Attadale resident accuses City of Melville of acting like ‘cowboys’ after tree cut down, but City defends action


Attadale resident Hilary Ross with all that is left of a tree removed by the local council on Monday.

The tree before it was cut down.
Attadale resident Hilary Ross with all that is left of a tree removed by the local council on Monday. The tree before it was cut down.

AN ATTADALE resident says the City of Melville acted like “cowboys” when it removed a tree from a Loyola Way verge, but the council has argued it was only prioritising public safety.

Resident Hilary Ross said she was shocked after it took just 15 minutes to turn a “healthy” lemon scented gum tree into woodchips on Monday.

“(The tree) was about 50 years old. It was in perfect health and a beautiful specimen,” she said.

Ms Ross said the mature tree provided shade, a home to birds and was an asset to the area.

She said she did not know why the council removed the tree, across the road from Wal Hughes Reserve, rather than prune it back.

“It’s the cowboy approach,” she said.

“It’s not best practice; it’s about getting a result as cheaply and as fast as possible.”

A woman living on the property adjacent to the verge where the tree was said her housemate made a report to council after branches were swept on to cars during Perth’s recent bad weather.

City of Melville’s acting chief executive Christine Young said an inspection, prompted by the resident, found the tree was in poor form structurally and there was evidence of decay.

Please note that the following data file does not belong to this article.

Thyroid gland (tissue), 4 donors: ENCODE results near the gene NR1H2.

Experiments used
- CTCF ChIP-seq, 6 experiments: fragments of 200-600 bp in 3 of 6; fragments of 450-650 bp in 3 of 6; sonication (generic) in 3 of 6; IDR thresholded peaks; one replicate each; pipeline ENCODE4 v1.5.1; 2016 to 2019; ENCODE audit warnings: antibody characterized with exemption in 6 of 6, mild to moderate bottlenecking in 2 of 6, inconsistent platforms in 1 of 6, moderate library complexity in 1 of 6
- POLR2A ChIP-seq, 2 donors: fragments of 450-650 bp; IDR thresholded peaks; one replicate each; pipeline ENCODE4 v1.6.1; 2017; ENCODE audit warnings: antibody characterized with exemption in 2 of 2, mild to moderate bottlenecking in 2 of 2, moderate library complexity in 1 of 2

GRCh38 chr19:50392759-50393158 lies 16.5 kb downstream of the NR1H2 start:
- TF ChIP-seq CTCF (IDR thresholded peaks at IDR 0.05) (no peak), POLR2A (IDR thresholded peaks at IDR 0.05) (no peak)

She said the tree, “roughly 25 years old”, had a number of recent limb failures “exacerbated during recent extreme weather events”.

With the tree next to a pedestrian access way and the risk of further failures, she said the City had to make public safety the priority.

“Unfortunately remedial pruning options were not available as they would have resulted in the loss of main structural limbs,” she said.

But Ms Ross argued nothing more than “twigs” had fallen from the tree.

“If you were building a fire at home, you’d pick it up and use it as kindling,” she said.

“It wasn’t a large branch.”

Ms Young said the decision was difficult, especially because the City was looking to retain and increase canopy coverage.

She said the tree will be replaced during the 2018 winter planting program.

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